Autumn has definitely arrived....we've picked the almonds (the squirrels have had the hazels), the borders are looking a little tired and we're into a big tidy up.  But looking ahead is exciting and apart from looking at spring bulb buying, this week I 'found' a half built tiny greenhouse, so that's my winter project, and my chum Celia of KT Miniatures is planning a Spring Workshop. Yay!!

The greenhouse  needs a wall behind it, glazing, doors fixed, flagstones laid - OH yes, plants. I'm at the thinking stage...you know how it goes. So I'll tell you what Celia has been up to instead!

The summer of 2016 saw me (and Coombe Crafts) retire after around thirty years of very happy miniature trading, it was also the saddest time as our dear friend Dave, Celia's lovely husband, passed.  It was therefore the right time for us to close the doors on our joint Nostalgia in Miniature Workshops after many happy years of working together.

I always hoped that when the time was right she would pick up the baton and continue with workshops, as she has so much to offer as an inspirational teacher with a wealth of knowledge and expertise to share in friendly workshop setting. I'm sure if you attended any of our workshops you will agree and I know many were hoping she would carry on.
I'm just so delighted that she has decided to continue under her own KT Miniatures Workshop banner and am excited to see what she is planning and very happy to share some of the details with you.

At this stage she is keen to hear from anyone who might be interested - no commitment. She is hoping for the same  Bicester, Oxfordshire venue and  plans on using the same ethos and basis as we did at the previous workshops ie. all are welcome, beginners and experienced miniaturists alike. Plus using ordinary everyday materials, as well as alternative techniques to create beautiful miniatures. 

She has a rather super project in mind of a freestanding antique German style kitchen. It would have two sides, a back and a base plus separate pieces of furniture - in 1/12th scale. (The base shape will not be too dissimilar to the project we made last year ie. The Early 1900s German Style Shop).   
The real antique miniature German kitchens and accompanying furniture cost hundreds of pounds these days, and are becoming as rare as hens teeth to get hold of! This particular project should be quite versatile and adaptable, and you will have plenty of scope to put your own imagination and as much creativity into it as you please so this particular project may appeal to both antique and vintage dolls house collectors, as well as miniaturists alike.

One of the German shops from 2016
For more information, contact Celia or receive KT Miniatures Newsletter go to www.ktminiatures.com
To whet your appetite you may like to look again at some of the projects from our Nostaglia in Miniature Workshops  - a  trip down memory lane for me. Go to KT Miniatures archive pages ktminiatures.com/miniature-workshop-gallery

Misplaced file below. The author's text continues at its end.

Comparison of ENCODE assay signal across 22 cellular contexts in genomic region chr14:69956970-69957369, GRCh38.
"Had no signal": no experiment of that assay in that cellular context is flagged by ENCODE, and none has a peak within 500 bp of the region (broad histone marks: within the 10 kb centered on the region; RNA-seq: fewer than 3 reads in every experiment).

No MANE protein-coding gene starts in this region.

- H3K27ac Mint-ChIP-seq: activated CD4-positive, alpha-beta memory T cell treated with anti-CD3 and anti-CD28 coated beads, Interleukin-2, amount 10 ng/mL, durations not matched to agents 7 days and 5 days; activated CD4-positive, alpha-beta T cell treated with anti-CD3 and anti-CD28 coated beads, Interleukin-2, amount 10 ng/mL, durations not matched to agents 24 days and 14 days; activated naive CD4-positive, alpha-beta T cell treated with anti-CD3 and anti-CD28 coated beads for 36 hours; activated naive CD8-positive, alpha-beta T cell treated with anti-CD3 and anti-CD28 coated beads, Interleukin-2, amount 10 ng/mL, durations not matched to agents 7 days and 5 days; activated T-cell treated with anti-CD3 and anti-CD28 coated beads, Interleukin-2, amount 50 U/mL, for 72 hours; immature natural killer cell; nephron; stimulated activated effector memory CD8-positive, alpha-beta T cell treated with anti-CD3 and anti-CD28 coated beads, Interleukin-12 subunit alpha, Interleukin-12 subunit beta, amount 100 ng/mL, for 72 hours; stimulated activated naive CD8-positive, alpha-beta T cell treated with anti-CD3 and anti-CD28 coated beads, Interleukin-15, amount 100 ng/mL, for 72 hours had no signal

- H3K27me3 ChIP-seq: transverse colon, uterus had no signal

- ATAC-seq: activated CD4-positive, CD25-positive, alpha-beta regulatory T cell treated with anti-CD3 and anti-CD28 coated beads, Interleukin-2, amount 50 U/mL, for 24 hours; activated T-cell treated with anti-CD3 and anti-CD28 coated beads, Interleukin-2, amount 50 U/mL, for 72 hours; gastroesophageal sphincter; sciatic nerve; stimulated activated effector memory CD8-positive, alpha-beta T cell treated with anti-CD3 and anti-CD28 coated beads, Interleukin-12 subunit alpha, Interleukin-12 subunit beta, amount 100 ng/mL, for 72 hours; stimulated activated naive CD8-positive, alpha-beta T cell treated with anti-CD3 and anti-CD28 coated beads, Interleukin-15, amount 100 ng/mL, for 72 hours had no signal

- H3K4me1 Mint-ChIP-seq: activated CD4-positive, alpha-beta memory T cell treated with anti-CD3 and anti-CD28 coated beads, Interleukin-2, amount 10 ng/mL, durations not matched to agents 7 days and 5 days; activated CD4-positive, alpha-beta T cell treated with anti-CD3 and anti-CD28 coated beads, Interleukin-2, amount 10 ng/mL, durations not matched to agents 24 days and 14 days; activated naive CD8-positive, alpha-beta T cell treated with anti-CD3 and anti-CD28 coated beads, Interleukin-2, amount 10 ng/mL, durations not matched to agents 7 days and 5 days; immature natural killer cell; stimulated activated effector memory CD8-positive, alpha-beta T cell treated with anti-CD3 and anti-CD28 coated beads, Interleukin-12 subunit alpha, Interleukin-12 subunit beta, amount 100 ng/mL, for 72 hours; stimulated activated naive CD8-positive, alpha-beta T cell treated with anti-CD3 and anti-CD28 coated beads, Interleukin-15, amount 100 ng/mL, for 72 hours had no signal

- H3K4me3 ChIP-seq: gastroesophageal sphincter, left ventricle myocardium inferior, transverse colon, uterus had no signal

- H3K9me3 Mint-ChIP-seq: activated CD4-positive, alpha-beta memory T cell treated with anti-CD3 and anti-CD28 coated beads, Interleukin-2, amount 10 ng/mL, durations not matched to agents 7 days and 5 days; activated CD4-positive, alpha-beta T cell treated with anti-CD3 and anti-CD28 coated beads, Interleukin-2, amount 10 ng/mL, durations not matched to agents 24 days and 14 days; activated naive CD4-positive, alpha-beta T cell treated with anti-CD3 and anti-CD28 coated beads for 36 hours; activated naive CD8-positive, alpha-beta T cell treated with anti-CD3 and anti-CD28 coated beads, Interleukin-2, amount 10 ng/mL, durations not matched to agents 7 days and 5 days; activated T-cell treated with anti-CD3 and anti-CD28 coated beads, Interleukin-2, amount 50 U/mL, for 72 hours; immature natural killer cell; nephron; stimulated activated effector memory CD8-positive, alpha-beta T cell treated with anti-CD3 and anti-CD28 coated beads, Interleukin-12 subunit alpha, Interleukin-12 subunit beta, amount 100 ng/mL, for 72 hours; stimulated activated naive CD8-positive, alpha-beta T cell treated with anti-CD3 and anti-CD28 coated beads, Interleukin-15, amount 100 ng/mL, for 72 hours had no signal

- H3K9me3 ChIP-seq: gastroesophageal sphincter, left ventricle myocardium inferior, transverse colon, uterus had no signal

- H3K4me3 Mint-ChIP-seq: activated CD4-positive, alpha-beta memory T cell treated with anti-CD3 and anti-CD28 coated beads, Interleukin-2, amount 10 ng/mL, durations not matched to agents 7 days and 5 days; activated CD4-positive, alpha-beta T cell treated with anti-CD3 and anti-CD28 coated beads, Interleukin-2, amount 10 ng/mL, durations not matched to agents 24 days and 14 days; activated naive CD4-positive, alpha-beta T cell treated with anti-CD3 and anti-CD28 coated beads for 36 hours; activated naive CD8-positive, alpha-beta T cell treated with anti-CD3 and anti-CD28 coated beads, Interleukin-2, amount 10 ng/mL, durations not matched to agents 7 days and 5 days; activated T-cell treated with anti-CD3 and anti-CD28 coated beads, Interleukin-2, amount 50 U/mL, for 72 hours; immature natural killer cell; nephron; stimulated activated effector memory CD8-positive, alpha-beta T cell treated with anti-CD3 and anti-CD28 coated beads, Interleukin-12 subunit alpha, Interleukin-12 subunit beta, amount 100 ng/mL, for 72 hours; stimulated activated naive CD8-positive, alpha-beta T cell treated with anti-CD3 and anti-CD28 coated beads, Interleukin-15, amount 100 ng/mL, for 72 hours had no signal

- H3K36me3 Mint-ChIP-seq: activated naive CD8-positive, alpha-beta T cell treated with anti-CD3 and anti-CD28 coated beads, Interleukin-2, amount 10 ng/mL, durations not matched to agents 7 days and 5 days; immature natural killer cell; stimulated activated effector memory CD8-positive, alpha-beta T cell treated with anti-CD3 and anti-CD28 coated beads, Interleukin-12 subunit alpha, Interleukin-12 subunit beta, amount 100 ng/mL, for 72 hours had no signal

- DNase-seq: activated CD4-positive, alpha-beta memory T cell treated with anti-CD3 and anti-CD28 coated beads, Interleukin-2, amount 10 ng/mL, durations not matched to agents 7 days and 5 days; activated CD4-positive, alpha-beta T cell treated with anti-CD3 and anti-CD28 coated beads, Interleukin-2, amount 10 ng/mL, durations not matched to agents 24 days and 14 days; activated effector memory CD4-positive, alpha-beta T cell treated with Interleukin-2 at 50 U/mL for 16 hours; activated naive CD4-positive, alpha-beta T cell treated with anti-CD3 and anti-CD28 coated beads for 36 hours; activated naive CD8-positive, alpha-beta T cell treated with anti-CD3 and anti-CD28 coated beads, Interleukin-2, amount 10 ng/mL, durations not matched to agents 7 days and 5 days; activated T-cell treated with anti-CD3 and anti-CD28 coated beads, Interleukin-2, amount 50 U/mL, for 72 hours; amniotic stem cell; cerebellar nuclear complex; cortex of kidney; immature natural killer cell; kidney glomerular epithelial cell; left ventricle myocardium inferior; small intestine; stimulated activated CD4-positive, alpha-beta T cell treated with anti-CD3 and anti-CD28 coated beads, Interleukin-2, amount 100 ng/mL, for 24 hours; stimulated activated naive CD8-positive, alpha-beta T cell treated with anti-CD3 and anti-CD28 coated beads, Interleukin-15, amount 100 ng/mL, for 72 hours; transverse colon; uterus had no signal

I'll pop along on the day to hand out the paint and glue, and make encouraging noises......

Thank you for looking
Robin

Monday, September 11, 2017

In Praise of William Morris ...and a lovely outing.

My summer (varying between hot and soggy) has mostly been spent in my garden trying to restore some semblance of order - and very nice it's been too! Now and again we've trundled off for a visit to somewhere interesting and inspiring which I have to say does whet the 'miniature' appetite.  Kelmscott Manor  in the village of Kelmscott near Lechlade in West Oxfordshire was the country home of William Morris and is just such a place.
For anyone interested in the Arts and Crafts Movement it is definitely a 'go to'!


Kelmscott itself is a delightful little village off the beaten track close by the river Thames, with beautiful cottages, village hall and medieval church.  The Society of Antiquities of London acquired the Manor in 1960s and to their huge credit have restored and furnished the property in the most sympathetic and exemplary manner. So many of the furnishings, be they furniture or tapestries, embroideries, ceramics or printed works were collected and placed there by Morris's family so that there is an absolute sense of the man, his colleagues, family, friends and his times.


Very generously photography is allowed, although no flash. Regretfully I couldn't seem to get my camera to understand this flash thingy so I limited myself to outside pictures of the manor itself - which is a late C16th early C17th gem.  However if you love this period or are interested in William Morris, his family, friends and colleagues, do go to the website for a real treat and many pictures of his work and the interiors of the property.